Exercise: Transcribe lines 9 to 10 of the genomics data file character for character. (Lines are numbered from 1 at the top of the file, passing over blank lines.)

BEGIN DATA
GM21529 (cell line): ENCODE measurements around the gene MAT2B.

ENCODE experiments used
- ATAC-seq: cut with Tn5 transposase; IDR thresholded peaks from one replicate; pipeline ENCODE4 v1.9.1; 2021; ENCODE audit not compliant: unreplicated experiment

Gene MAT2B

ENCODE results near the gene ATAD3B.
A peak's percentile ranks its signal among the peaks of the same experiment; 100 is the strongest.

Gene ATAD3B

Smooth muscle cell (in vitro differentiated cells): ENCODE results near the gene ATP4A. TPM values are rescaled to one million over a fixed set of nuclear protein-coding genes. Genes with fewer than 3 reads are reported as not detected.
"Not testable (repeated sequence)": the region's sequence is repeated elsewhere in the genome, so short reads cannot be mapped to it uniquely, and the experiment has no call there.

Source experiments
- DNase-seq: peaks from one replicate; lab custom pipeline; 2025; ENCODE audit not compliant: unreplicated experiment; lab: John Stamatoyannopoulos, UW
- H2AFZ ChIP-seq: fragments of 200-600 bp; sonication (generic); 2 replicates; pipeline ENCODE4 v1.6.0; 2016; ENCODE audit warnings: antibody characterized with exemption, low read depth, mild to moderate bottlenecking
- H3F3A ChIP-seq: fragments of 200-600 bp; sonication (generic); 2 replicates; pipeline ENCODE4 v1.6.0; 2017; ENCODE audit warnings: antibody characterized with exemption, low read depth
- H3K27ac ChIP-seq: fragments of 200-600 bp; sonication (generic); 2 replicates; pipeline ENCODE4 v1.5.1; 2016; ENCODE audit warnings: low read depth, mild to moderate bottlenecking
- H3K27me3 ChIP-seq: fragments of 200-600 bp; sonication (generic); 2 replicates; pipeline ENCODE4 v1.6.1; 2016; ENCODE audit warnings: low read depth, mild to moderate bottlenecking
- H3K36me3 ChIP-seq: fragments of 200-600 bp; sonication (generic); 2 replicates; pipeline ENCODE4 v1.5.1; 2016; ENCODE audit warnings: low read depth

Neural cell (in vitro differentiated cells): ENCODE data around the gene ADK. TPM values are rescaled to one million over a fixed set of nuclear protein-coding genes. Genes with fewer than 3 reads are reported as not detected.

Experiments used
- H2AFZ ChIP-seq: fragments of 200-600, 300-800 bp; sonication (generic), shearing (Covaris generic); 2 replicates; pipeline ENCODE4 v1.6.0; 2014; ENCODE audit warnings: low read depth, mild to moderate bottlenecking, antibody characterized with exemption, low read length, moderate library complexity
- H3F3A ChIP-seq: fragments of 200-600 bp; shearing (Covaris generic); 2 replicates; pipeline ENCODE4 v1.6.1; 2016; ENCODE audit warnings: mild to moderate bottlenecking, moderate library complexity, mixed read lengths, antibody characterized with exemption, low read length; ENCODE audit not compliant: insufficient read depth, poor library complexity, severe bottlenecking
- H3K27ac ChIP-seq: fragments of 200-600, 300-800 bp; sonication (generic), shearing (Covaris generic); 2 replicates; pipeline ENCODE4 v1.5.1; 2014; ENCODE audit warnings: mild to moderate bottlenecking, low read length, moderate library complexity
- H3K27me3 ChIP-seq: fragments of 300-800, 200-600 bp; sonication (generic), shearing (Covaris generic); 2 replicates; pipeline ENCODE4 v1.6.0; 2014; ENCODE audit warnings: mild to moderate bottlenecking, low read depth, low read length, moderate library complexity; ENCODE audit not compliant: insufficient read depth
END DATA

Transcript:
"Not testable (repeated sequence)": the region's sequence is repeated elsewhere in the genome, so short reads cannot be mapped to it uniquely, and the experiment has no call there.

Source experiments